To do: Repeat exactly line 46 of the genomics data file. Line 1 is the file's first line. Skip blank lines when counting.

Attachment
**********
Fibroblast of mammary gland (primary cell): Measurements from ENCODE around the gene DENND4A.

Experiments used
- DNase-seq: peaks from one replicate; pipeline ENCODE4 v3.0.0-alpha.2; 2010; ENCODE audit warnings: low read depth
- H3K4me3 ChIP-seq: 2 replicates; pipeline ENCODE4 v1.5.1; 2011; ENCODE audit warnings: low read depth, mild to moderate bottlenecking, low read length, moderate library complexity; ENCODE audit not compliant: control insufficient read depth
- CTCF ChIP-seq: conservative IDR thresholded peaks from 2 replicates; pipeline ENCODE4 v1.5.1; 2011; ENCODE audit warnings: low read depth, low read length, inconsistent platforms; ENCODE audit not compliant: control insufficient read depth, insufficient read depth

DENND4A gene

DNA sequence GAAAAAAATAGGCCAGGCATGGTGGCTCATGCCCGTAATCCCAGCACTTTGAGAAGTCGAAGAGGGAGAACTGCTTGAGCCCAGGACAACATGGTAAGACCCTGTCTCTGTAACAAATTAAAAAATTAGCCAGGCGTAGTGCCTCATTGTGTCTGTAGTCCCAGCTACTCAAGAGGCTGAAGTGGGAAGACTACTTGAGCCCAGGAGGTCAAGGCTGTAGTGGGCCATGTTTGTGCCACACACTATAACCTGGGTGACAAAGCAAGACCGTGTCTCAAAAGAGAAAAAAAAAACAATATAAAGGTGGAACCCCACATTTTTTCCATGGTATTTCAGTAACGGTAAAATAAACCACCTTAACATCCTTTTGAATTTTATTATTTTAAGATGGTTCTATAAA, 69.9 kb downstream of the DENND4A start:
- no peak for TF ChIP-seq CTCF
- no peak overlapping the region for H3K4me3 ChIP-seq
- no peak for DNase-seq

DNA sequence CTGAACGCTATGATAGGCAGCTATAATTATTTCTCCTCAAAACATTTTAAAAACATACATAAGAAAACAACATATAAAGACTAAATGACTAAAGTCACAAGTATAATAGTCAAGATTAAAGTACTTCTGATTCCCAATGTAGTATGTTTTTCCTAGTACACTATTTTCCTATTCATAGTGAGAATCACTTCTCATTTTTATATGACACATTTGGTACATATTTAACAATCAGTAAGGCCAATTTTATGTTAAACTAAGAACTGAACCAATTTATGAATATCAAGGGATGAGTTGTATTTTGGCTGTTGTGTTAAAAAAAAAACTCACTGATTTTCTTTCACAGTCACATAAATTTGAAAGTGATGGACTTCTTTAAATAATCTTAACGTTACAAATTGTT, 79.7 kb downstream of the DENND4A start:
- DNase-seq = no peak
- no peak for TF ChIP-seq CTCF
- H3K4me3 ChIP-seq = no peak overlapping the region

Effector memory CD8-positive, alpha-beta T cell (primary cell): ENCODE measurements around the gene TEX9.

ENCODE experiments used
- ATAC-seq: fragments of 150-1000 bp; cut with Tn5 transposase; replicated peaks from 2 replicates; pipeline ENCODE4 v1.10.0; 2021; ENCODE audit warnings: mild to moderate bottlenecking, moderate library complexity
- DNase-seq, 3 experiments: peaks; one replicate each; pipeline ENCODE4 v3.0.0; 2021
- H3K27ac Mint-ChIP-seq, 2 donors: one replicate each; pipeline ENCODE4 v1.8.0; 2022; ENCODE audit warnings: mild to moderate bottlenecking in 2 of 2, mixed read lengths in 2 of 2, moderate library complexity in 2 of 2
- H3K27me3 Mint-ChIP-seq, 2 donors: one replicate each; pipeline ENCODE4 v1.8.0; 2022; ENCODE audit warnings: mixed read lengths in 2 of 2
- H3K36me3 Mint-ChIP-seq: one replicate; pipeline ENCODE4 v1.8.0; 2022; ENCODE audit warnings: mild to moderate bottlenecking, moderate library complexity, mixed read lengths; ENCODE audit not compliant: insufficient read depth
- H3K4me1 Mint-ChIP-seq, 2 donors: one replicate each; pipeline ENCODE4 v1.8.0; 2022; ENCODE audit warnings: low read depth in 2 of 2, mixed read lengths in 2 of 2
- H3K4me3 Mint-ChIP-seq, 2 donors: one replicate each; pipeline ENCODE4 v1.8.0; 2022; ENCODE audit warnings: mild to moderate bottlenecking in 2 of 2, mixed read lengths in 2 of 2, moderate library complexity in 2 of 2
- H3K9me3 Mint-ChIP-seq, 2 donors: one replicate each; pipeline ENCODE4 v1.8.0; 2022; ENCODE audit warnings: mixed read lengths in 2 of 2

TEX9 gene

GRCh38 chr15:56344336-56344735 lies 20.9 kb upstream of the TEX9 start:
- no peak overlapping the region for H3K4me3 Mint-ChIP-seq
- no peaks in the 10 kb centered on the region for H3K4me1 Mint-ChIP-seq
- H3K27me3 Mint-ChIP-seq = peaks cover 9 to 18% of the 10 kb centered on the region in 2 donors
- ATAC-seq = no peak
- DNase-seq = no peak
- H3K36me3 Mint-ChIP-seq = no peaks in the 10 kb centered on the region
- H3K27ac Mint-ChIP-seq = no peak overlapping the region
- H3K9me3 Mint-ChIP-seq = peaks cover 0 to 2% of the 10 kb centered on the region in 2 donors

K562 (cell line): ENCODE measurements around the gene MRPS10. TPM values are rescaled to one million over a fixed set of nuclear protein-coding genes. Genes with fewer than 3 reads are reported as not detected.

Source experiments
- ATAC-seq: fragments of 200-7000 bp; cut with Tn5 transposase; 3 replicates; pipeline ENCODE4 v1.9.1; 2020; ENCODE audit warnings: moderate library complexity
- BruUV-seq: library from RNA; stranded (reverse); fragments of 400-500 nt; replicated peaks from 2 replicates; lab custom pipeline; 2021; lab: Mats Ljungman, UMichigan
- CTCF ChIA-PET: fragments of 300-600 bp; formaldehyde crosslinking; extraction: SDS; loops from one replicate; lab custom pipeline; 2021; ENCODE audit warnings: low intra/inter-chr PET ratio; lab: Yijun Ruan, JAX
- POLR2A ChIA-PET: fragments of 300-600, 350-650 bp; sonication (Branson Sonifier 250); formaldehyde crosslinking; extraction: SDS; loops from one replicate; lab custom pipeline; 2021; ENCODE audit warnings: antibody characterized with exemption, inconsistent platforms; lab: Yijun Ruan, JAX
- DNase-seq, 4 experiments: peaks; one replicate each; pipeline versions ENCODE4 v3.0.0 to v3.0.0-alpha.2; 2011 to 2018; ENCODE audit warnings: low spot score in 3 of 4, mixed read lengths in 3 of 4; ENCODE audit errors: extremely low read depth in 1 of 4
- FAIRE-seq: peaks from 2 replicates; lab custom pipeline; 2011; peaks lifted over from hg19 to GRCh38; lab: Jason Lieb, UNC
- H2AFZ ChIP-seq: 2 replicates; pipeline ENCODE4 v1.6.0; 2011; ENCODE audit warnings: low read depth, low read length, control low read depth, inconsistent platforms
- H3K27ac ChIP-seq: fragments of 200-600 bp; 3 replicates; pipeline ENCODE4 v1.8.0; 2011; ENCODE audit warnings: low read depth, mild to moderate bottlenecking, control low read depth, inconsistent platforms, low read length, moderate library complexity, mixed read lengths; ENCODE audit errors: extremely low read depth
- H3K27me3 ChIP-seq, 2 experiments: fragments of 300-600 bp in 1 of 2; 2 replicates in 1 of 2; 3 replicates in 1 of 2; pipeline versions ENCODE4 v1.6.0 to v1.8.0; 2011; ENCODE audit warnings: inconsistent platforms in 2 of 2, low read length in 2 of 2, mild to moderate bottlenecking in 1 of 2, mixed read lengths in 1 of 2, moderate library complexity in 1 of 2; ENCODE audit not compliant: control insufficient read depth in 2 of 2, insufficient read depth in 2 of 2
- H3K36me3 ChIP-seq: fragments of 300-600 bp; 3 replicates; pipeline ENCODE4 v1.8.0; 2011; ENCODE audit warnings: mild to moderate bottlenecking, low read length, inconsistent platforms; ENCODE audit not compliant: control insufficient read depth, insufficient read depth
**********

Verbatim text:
- H3K36me3 ChIP-seq: fragments of 300-600 bp; 3 replicates; pipeline ENCODE4 v1.8.0; 2011; ENCODE audit warnings: mild to moderate bottlenecking, low read length, inconsistent platforms; ENCODE audit not compliant: control insufficient read depth, insufficient read depth